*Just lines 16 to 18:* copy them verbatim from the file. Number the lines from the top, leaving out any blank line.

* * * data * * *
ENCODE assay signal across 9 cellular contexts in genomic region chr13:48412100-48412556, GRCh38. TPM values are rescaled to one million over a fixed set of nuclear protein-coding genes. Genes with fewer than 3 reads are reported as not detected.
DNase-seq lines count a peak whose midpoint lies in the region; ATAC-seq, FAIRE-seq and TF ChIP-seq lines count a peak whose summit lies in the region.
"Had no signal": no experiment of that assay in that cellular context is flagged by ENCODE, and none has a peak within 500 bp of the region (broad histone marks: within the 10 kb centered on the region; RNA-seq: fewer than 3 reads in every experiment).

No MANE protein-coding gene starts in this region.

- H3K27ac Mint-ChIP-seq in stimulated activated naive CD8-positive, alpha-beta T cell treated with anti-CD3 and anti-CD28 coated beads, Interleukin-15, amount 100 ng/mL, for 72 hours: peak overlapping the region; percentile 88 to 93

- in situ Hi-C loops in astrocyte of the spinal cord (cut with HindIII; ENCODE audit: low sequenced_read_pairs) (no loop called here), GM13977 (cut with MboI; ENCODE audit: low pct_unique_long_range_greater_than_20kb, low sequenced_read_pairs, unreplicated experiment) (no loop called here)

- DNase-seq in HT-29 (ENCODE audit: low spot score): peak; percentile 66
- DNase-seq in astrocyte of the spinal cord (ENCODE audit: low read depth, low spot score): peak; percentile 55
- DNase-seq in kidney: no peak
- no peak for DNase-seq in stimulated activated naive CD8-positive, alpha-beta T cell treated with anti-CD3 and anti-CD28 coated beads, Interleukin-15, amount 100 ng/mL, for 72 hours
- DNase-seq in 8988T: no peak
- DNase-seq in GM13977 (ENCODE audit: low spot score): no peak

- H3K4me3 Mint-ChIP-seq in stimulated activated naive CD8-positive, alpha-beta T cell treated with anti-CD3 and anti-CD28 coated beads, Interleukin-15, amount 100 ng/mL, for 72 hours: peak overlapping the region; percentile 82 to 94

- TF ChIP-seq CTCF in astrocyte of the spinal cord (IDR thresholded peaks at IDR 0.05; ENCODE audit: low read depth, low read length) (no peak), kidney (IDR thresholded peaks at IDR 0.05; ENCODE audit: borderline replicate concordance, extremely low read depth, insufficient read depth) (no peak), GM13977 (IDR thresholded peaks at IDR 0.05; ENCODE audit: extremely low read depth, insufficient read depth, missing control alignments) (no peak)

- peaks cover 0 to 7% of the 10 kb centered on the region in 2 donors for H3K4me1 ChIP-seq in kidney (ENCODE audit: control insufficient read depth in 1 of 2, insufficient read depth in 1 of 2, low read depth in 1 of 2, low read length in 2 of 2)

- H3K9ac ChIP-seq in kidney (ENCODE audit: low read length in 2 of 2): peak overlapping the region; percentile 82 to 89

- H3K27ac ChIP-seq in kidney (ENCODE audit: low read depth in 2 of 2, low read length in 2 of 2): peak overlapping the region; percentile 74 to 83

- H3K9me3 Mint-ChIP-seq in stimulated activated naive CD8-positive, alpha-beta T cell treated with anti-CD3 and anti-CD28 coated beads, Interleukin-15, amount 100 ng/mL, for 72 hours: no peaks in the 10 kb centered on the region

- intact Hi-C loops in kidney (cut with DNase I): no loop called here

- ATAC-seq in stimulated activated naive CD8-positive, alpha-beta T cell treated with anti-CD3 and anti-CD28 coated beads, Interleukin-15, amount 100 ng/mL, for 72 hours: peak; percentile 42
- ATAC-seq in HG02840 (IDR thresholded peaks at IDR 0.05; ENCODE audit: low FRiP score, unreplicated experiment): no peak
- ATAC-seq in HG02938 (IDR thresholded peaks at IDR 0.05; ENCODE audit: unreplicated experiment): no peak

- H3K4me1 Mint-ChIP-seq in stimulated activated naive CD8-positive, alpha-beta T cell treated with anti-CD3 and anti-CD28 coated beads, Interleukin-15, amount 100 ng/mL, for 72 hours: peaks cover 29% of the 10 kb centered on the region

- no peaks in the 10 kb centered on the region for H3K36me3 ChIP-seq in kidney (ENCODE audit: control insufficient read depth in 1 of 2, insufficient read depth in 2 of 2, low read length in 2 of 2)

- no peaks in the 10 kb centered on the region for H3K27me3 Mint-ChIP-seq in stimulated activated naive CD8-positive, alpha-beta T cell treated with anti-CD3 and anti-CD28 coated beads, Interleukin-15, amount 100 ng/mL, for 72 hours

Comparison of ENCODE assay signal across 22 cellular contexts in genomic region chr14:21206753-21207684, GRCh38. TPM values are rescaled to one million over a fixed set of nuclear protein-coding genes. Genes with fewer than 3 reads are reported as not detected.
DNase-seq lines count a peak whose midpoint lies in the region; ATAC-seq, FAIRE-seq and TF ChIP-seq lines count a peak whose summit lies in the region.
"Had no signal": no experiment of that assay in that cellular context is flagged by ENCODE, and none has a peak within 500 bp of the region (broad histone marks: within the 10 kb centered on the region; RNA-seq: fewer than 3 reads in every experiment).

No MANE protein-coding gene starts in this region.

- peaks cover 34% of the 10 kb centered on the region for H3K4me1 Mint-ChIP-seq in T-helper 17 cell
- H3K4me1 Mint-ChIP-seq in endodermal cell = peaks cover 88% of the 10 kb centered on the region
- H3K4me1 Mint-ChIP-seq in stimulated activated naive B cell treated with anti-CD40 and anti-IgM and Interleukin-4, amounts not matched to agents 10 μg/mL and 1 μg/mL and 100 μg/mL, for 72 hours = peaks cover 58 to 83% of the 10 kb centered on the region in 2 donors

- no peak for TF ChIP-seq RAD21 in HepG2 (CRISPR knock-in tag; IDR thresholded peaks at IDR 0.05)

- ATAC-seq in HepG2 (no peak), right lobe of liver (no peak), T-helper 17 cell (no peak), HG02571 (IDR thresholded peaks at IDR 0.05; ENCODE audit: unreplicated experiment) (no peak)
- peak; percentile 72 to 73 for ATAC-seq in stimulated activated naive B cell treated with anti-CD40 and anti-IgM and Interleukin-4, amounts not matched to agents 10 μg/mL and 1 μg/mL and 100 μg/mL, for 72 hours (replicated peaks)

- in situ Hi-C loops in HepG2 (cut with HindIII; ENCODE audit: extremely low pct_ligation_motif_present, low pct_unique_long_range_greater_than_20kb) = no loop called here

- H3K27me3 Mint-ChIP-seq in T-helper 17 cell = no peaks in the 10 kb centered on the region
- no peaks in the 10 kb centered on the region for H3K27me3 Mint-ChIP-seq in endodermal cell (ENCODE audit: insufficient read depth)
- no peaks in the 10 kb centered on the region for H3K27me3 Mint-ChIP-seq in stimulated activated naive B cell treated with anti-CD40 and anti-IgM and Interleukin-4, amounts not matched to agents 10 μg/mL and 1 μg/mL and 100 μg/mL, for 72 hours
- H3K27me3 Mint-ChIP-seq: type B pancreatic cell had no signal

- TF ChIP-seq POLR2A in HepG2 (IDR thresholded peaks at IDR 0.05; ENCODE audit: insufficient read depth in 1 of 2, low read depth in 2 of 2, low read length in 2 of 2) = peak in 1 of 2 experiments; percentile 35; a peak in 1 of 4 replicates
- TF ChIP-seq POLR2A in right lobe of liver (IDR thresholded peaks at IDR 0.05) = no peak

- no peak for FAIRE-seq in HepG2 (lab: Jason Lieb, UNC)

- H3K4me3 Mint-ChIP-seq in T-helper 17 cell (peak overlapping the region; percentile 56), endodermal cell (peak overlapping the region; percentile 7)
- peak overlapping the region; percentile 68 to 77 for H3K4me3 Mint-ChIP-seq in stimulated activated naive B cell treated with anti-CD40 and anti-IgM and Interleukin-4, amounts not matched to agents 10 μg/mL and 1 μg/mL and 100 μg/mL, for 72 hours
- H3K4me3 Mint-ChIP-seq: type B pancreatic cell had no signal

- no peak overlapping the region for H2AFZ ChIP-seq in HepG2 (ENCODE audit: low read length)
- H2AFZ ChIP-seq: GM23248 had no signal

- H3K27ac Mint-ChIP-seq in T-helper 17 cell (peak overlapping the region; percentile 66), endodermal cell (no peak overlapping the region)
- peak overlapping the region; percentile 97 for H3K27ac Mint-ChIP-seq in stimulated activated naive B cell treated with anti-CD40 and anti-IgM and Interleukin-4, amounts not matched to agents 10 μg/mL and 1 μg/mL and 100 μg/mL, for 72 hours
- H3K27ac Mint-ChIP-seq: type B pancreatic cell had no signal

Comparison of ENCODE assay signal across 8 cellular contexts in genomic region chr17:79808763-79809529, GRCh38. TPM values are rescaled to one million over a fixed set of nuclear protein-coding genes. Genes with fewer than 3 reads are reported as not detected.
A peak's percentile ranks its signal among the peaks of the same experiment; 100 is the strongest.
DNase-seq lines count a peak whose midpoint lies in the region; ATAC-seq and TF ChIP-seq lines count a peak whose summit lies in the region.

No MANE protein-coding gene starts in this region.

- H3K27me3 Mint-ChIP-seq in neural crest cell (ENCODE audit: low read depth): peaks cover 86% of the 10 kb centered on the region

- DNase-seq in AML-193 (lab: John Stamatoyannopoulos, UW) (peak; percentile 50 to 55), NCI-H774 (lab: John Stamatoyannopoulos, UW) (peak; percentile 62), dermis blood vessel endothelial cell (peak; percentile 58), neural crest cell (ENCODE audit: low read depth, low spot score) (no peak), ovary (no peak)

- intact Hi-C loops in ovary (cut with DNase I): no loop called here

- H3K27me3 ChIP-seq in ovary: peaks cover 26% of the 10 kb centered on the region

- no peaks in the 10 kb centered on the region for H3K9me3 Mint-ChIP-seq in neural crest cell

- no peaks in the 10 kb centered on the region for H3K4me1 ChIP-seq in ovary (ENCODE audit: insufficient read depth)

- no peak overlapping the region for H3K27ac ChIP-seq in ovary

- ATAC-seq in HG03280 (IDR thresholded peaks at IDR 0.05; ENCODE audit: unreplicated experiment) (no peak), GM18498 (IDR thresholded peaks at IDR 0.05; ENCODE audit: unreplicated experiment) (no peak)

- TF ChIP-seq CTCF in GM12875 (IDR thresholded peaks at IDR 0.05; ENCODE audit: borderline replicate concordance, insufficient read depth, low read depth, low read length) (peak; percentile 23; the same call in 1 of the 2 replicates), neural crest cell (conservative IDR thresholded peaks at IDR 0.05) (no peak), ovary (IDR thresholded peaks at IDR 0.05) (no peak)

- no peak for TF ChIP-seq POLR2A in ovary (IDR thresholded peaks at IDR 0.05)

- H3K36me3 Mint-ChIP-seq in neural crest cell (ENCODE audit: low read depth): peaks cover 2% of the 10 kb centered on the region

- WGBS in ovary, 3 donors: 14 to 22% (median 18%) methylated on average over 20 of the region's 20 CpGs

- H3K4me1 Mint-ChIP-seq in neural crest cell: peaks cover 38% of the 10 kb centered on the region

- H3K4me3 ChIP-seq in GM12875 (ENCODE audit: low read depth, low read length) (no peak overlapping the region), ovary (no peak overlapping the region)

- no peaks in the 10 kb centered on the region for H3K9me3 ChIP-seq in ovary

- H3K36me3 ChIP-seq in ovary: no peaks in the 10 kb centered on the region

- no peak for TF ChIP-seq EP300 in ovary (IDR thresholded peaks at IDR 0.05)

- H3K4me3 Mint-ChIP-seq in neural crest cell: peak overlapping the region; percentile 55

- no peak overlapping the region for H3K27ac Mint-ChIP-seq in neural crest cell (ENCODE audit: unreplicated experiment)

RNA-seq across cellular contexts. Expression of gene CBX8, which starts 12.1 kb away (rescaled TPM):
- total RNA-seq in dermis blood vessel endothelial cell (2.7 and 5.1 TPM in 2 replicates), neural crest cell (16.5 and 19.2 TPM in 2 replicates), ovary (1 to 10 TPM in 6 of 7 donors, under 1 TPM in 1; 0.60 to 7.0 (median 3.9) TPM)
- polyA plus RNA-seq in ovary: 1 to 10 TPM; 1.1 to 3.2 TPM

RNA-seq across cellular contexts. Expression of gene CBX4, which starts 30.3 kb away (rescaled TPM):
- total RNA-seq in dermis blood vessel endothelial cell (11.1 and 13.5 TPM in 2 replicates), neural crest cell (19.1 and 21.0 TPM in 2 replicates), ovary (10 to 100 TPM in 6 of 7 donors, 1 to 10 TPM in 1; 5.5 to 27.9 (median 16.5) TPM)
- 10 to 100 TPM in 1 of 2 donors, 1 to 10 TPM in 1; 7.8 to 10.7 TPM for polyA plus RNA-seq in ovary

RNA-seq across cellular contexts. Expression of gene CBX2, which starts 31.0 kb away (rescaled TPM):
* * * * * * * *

- H3K9ac ChIP-seq in kidney (ENCODE audit: low read length in 2 of 2): peak overlapping the region; percentile 82 to 89

- H3K27ac ChIP-seq in kidney (ENCODE audit: low read depth in 2 of 2, low read length in 2 of 2): peak overlapping the region; percentile 74 to 83

- H3K9me3 Mint-ChIP-seq in stimulated activated naive CD8-positive, alpha-beta T cell treated with anti-CD3 and anti-CD28 coated beads, Interleukin-15, amount 100 ng/mL, for 72 hours: no peaks in the 10 kb centered on the region